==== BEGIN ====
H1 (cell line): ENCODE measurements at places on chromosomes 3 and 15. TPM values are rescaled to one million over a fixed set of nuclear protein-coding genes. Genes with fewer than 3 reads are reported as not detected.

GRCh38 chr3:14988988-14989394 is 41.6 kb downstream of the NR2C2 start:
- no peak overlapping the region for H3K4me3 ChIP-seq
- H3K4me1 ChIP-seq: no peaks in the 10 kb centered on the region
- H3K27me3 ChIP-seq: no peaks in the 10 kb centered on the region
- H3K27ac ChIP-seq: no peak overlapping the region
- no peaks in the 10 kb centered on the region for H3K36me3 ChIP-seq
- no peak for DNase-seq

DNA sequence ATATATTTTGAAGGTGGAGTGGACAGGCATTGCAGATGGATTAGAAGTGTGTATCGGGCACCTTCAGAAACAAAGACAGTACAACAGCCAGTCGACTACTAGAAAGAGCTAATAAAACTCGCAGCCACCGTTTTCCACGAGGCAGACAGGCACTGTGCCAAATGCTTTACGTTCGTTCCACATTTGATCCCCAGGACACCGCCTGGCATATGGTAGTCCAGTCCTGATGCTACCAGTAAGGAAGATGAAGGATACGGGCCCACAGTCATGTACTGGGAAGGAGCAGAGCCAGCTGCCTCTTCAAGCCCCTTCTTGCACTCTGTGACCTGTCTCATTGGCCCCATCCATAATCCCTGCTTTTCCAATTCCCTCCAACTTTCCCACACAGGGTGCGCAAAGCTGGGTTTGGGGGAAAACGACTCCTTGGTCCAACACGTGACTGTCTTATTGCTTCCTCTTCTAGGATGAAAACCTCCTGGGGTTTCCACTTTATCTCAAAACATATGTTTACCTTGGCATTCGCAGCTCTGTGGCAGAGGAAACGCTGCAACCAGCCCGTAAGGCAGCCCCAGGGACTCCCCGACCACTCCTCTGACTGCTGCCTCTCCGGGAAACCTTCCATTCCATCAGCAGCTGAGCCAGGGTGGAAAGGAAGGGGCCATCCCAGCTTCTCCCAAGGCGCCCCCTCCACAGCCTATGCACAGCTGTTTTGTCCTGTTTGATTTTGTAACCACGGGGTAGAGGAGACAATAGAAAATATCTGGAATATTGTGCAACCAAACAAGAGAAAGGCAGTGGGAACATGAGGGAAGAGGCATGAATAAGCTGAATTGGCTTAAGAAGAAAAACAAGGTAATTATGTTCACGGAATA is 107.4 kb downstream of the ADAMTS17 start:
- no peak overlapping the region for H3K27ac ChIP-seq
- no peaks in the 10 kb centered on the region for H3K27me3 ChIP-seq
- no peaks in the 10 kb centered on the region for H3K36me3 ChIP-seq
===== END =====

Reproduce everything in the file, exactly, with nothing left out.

H1 (cell line): ENCODE measurements at places on chromosomes 3 and 15. TPM values are rescaled to one million over a fixed set of nuclear protein-coding genes. Genes with fewer than 3 reads are reported as not detected.

GRCh38 chr3:14988988-14989394 is 41.6 kb downstream of the NR2C2 start:
- no peak overlapping the region for H3K4me3 ChIP-seq
- H3K4me1 ChIP-seq: no peaks in the 10 kb centered on the region
- H3K27me3 ChIP-seq: no peaks in the 10 kb centered on the region
- H3K27ac ChIP-seq: no peak overlapping the region
- no peaks in the 10 kb centered on the region for H3K36me3 ChIP-seq
- no peak for DNase-seq

DNA sequence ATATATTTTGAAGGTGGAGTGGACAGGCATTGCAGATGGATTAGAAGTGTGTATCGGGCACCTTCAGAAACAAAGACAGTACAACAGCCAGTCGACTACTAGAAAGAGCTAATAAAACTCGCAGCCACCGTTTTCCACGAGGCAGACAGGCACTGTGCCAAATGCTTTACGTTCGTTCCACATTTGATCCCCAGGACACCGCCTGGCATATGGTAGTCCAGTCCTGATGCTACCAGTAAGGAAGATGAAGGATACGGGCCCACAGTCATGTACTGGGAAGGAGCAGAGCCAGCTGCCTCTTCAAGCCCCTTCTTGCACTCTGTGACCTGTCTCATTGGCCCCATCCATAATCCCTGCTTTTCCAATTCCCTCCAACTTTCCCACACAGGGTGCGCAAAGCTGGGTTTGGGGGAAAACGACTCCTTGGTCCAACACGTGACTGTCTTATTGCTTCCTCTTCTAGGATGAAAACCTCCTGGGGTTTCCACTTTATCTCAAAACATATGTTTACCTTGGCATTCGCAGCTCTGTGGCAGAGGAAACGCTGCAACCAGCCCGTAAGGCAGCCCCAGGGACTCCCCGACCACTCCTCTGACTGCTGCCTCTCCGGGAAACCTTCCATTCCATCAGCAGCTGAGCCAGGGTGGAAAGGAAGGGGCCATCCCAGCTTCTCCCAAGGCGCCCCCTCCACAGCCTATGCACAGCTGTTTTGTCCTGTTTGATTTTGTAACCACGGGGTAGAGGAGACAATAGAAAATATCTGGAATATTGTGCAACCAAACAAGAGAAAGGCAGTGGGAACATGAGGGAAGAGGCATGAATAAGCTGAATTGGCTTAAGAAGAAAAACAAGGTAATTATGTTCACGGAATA is 107.4 kb downstream of the ADAMTS17 start:
- no peak overlapping the region for H3K27ac ChIP-seq
- no peaks in the 10 kb centered on the region for H3K27me3 ChIP-seq
- no peaks in the 10 kb centered on the region for H3K36me3 ChIP-seq